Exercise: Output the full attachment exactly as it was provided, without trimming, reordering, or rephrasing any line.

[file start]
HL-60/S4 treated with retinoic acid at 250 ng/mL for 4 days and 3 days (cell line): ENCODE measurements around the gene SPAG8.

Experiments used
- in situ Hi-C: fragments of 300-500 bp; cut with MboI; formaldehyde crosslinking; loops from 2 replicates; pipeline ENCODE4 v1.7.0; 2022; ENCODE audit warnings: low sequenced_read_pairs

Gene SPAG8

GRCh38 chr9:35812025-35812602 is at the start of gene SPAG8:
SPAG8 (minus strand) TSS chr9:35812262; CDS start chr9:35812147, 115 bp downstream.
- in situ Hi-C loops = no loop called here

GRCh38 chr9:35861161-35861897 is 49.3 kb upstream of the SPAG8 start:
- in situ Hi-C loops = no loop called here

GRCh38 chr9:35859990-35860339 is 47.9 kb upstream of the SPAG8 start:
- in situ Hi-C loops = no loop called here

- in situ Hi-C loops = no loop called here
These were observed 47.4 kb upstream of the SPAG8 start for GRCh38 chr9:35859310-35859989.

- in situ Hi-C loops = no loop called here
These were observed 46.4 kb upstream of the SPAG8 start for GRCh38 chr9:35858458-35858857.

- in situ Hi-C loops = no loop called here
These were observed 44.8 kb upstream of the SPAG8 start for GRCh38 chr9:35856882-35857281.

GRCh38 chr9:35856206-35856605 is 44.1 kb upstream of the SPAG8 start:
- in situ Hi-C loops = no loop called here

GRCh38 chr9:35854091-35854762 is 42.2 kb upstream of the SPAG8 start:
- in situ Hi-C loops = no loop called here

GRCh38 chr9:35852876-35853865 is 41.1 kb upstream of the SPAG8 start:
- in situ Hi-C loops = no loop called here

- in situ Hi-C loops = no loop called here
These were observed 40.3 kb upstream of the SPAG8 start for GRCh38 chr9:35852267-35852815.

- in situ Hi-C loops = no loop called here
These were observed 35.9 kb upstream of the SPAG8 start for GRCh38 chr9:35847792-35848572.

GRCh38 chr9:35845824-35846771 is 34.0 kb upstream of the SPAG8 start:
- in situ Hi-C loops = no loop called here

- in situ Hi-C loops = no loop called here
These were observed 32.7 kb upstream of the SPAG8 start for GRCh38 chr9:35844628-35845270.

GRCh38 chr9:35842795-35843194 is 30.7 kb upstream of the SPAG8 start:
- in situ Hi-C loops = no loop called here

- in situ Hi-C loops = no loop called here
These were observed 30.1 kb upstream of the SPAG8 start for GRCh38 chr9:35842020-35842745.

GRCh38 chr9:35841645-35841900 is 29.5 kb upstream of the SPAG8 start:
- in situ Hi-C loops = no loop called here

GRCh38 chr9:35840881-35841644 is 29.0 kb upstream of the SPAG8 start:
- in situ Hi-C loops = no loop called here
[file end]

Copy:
HL-60/S4 treated with retinoic acid at 250 ng/mL for 4 days and 3 days (cell line): ENCODE measurements around the gene SPAG8.

Experiments used
- in situ Hi-C: fragments of 300-500 bp; cut with MboI; formaldehyde crosslinking; loops from 2 replicates; pipeline ENCODE4 v1.7.0; 2022; ENCODE audit warnings: low sequenced_read_pairs

Gene SPAG8

GRCh38 chr9:35812025-35812602 is at the start of gene SPAG8:
SPAG8 (minus strand) TSS chr9:35812262; CDS start chr9:35812147, 115 bp downstream.
- in situ Hi-C loops = no loop called here

GRCh38 chr9:35861161-35861897 is 49.3 kb upstream of the SPAG8 start:
- in situ Hi-C loops = no loop called here

GRCh38 chr9:35859990-35860339 is 47.9 kb upstream of the SPAG8 start:
- in situ Hi-C loops = no loop called here

- in situ Hi-C loops = no loop called here
These were observed 47.4 kb upstream of the SPAG8 start for GRCh38 chr9:35859310-35859989.

- in situ Hi-C loops = no loop called here
These were observed 46.4 kb upstream of the SPAG8 start for GRCh38 chr9:35858458-35858857.

- in situ Hi-C loops = no loop called here
These were observed 44.8 kb upstream of the SPAG8 start for GRCh38 chr9:35856882-35857281.

GRCh38 chr9:35856206-35856605 is 44.1 kb upstream of the SPAG8 start:
- in situ Hi-C loops = no loop called here

GRCh38 chr9:35854091-35854762 is 42.2 kb upstream of the SPAG8 start:
- in situ Hi-C loops = no loop called here

GRCh38 chr9:35852876-35853865 is 41.1 kb upstream of the SPAG8 start:
- in situ Hi-C loops = no loop called here

- in situ Hi-C loops = no loop called here
These were observed 40.3 kb upstream of the SPAG8 start for GRCh38 chr9:35852267-35852815.

- in situ Hi-C loops = no loop called here
These were observed 35.9 kb upstream of the SPAG8 start for GRCh38 chr9:35847792-35848572.

GRCh38 chr9:35845824-35846771 is 34.0 kb upstream of the SPAG8 start:
- in situ Hi-C loops = no loop called here

- in situ Hi-C loops = no loop called here
These were observed 32.7 kb upstream of the SPAG8 start for GRCh38 chr9:35844628-35845270.

GRCh38 chr9:35842795-35843194 is 30.7 kb upstream of the SPAG8 start:
- in situ Hi-C loops = no loop called here

- in situ Hi-C loops = no loop called here
These were observed 30.1 kb upstream of the SPAG8 start for GRCh38 chr9:35842020-35842745.

GRCh38 chr9:35841645-35841900 is 29.5 kb upstream of the SPAG8 start:
- in situ Hi-C loops = no loop called here

GRCh38 chr9:35840881-35841644 is 29.0 kb upstream of the SPAG8 start:
- in situ Hi-C loops = no loop called here